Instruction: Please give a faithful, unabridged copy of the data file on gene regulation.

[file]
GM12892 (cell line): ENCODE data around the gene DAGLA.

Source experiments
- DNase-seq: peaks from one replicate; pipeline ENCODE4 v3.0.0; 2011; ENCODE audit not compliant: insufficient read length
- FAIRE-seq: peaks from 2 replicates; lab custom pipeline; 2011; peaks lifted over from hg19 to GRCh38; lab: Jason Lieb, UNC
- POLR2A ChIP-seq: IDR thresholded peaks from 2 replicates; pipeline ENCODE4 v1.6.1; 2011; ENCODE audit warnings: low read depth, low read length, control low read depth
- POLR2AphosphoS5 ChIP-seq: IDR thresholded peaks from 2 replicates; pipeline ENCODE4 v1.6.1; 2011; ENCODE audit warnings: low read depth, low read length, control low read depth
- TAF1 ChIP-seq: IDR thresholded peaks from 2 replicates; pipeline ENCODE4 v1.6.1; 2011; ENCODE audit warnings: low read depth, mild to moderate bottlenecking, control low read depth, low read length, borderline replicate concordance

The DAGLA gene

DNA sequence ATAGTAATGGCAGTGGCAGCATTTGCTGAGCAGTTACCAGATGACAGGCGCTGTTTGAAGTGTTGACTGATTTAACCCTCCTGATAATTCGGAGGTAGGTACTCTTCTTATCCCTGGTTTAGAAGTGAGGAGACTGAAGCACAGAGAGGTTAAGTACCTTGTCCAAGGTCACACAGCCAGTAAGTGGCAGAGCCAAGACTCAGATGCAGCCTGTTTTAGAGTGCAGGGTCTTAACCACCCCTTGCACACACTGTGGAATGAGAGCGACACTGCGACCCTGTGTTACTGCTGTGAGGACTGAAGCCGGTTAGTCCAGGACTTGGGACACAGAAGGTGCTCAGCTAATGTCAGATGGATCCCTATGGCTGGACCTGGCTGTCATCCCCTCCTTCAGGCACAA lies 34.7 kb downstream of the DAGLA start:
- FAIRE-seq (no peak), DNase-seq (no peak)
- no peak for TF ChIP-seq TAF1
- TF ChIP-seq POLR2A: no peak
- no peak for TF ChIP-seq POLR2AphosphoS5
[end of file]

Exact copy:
GM12892 (cell line): ENCODE data around the gene DAGLA.

Source experiments
- DNase-seq: peaks from one replicate; pipeline ENCODE4 v3.0.0; 2011; ENCODE audit not compliant: insufficient read length
- FAIRE-seq: peaks from 2 replicates; lab custom pipeline; 2011; peaks lifted over from hg19 to GRCh38; lab: Jason Lieb, UNC
- POLR2A ChIP-seq: IDR thresholded peaks from 2 replicates; pipeline ENCODE4 v1.6.1; 2011; ENCODE audit warnings: low read depth, low read length, control low read depth
- POLR2AphosphoS5 ChIP-seq: IDR thresholded peaks from 2 replicates; pipeline ENCODE4 v1.6.1; 2011; ENCODE audit warnings: low read depth, low read length, control low read depth
- TAF1 ChIP-seq: IDR thresholded peaks from 2 replicates; pipeline ENCODE4 v1.6.1; 2011; ENCODE audit warnings: low read depth, mild to moderate bottlenecking, control low read depth, low read length, borderline replicate concordance

The DAGLA gene

DNA sequence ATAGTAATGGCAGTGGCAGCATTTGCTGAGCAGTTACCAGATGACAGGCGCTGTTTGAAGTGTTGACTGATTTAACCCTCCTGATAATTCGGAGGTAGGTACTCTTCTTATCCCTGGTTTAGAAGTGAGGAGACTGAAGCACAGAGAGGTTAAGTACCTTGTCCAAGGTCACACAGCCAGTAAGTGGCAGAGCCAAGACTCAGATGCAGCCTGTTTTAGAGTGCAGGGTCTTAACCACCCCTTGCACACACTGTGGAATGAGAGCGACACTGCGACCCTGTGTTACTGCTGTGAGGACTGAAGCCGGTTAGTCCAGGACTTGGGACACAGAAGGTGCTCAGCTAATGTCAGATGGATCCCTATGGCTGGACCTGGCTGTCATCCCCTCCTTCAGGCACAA lies 34.7 kb downstream of the DAGLA start:
- FAIRE-seq (no peak), DNase-seq (no peak)
- no peak for TF ChIP-seq TAF1
- TF ChIP-seq POLR2A: no peak
- no peak for TF ChIP-seq POLR2AphosphoS5